GWCT Scotland Big Farmland Bird ID Days 2018

This is the week for our Big Farmland Bird Count across the UK and we have had another good build up to the event. GWCT Scotland ran an informative and fun Big Farmland Bird ID Day at GWSDF Auchnerran and one again in Northern Ireland.

Our first event was at the Trust’s demonstration farm at Logie Coldstone, Aberdeenshire. The day began in the Loch Kinnord Hotel where Marlies Nicolai (GWSDF Research Assistant) and I shared the PowerPoint presentation. This added to the fun dynamic of the day and allowed the attendees to get more engaged with questions and discussions about their own experiences with farmland biodiversity.

We even added a relaxed ‘hands-up’ quiz at the end of the presentation, which went down very well to tests folks’ memory spans and freshly learned bird song identification skills.

Marlies Nicolai leads the Bird ID Day at AuchnerranMarlies Nicolai leads the Bird ID Day at GWSDF Auchnerran.

After a warming bowl of soup and puckle of sandwiches we headed out in convoy to Auchnerran Farm for the practical element to the ID day. We were welcomed at the farm by Euan McIlwraith from BBC Radio Scotland’s Out of Doors programme.

Here Marlies and I talked about what the Big Farmland Bird Count is all about and what we are looking to achieve with our hill edge demo farm. We also heard some nice remarks about the day from two attendees who were also interviewed.

We set off for a walk around a part of the farm that is particularity good for farmland birds, with ideal habitat and a game crop field planted to help bird life through the harsh winter months. But in typical Murphy’s Law fashion we didn’t see as many birds as we had hoped – always the way when you specifically go looking for them!

We did manage, however, to get a few glimpses of chaffinches and goldfinches and some challenging blue and great tit song in the woodland areas we toured around. All in all, it was a fun, informative day, and we thoroughly enjoyed the diverse group of people who participated from near and far.

Merlin Becker describing the benefits of game crops for farmland biodiversity
Merlin Becker describing the benefits of game crops for farmland biodiversity.

The second day was again held in conjunction with RSPB Northern Ireland. This year it was held at the National Trust’s estate at Mount Stewart, Co. Down.  Much to my delight the fellow who was delivering the day over there, Sean Woods, was an old university mate from Harper Adams. As is always the case in Northern Ireland the attendance was great; this is principally down to the RSPB’s key presence with the farming community in that part of the country.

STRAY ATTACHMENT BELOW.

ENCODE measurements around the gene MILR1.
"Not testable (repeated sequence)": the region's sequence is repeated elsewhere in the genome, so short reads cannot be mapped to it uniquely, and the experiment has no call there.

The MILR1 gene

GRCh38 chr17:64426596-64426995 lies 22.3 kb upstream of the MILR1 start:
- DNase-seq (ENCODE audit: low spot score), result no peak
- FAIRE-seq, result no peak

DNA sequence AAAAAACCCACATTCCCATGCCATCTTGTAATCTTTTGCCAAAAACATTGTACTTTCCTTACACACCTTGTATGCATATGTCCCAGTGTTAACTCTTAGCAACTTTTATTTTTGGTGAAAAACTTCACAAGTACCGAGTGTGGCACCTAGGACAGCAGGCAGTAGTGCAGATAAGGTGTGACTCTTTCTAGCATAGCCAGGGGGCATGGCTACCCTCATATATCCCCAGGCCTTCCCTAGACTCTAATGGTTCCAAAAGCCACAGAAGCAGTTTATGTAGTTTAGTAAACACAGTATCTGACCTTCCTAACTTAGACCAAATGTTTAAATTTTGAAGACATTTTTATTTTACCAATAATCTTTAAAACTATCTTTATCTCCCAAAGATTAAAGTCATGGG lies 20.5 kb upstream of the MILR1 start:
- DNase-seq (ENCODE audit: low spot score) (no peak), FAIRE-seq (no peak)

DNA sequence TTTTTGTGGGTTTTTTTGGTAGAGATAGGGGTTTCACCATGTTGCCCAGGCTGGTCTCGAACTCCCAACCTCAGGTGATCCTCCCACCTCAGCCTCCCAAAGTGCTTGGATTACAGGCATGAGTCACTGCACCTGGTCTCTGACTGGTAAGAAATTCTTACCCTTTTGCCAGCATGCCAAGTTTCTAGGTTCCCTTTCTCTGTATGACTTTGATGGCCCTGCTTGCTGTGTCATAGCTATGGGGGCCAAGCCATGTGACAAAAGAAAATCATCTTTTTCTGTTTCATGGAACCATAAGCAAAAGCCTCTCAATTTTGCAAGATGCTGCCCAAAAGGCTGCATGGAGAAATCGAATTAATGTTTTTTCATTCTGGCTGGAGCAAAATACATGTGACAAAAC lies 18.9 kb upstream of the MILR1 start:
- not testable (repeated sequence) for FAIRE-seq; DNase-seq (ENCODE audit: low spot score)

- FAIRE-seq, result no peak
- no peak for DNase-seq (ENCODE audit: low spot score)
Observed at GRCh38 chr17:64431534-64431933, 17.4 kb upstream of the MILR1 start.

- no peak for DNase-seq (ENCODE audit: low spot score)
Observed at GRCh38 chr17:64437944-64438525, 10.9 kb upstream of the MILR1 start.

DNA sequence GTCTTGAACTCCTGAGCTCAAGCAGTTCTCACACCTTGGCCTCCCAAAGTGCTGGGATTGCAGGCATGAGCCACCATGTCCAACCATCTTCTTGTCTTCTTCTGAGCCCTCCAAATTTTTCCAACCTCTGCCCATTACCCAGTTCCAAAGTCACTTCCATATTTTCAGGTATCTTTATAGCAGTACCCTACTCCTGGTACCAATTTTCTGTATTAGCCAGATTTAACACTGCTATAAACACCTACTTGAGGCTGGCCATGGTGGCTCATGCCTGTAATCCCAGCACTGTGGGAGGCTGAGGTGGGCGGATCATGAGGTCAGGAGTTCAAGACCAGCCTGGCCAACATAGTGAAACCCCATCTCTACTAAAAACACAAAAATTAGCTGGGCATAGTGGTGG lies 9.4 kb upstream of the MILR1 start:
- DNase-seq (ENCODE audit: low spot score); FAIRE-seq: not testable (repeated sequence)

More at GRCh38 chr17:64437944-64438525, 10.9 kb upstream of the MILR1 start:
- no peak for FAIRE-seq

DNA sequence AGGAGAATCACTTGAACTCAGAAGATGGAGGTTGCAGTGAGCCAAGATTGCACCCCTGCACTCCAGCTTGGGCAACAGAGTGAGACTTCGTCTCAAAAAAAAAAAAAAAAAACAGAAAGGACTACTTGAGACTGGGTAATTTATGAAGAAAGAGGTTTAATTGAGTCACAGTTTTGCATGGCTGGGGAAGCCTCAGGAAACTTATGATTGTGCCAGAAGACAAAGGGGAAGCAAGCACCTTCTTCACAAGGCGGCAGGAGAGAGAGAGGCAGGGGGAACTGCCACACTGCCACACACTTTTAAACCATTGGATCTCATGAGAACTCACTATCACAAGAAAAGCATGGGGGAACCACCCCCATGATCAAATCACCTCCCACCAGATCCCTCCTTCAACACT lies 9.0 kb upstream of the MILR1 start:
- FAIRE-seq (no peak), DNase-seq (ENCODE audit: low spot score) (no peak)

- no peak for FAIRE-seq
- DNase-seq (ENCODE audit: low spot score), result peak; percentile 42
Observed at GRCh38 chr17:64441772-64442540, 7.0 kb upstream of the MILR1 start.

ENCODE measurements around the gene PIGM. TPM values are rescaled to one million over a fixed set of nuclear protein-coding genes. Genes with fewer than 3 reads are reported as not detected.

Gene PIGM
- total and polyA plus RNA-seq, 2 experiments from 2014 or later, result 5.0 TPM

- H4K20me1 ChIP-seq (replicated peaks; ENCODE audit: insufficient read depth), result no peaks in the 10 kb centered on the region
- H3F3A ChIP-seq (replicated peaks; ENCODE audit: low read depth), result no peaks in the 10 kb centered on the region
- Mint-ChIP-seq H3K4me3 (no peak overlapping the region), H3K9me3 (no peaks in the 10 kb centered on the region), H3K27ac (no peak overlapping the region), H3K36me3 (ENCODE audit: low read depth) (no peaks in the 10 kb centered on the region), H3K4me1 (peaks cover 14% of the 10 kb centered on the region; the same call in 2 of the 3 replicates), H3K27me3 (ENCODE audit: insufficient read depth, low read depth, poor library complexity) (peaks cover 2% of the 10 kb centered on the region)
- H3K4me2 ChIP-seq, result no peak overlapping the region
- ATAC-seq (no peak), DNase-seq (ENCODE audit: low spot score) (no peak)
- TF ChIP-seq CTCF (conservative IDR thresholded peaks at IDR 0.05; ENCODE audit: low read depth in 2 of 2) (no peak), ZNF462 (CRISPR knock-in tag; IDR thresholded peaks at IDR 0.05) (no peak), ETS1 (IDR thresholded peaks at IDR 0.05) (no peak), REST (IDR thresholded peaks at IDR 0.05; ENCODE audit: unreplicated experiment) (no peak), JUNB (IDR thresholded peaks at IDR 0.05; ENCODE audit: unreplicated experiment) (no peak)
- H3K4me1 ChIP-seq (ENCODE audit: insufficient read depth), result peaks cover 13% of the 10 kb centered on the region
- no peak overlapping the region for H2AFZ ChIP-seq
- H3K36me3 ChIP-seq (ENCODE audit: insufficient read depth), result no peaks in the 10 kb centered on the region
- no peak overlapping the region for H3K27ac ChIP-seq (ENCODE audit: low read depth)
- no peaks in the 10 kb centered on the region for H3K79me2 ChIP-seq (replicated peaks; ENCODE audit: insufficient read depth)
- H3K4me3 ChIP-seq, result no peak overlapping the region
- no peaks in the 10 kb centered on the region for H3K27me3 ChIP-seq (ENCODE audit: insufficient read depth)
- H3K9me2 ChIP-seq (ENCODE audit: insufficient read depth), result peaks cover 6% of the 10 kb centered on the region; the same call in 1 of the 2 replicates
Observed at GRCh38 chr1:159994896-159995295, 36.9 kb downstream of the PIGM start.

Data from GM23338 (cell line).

Sean led with the presentation with me chipping in helpful comments alongside him. This set a more relaxed atmosphere so that participants are happier to engage with discussions that we started on a number of occasions, notably comparing what works/doesn’t work for agri-environmental schemes in Northern Ireland and Scotland.

When we got out for a walk around the estate we saw a great range of farmland birds to test the participants’ skills. We managed to identify song thrush, dunnock, jackdaw, linnet, goldfinch and woodpigeon in flight, and managed to get very lucky with the yellow warning for snow that was forecast for the day. The walk around the estate brought us alongside several wild bird cover mixes the farm manager and the ranger team establish every year, and this was a great talking point for what options are there for farmers on their own different types of land.

Northern Ireland BFBC ID Day Group
The Northern Ireland BFBC ID Day Group.

I would like to thank RSPB NI for helping the GWCT deliver another successful event again this year, particularly Sean for setting everything up so well and promoting it, as well as the National Trust team for allowing us to have the event at their beautiful estate. I am really looking forward to visiting the homelands again come January 2019 for the same annual event, which is always inspiring. It is a real joy learning about all the little projects people and other organisations are doing for wildlife conservation, which reinstates your faith in the world.

So all you keen birders, farmers and wildlife enthusiasts get those binos out and get a countin’ this week to make the 2018 Big Farmland Bird Count the biggest and best yet - click here to take part.

Merlin Becker
Trainee Advisor Scotland


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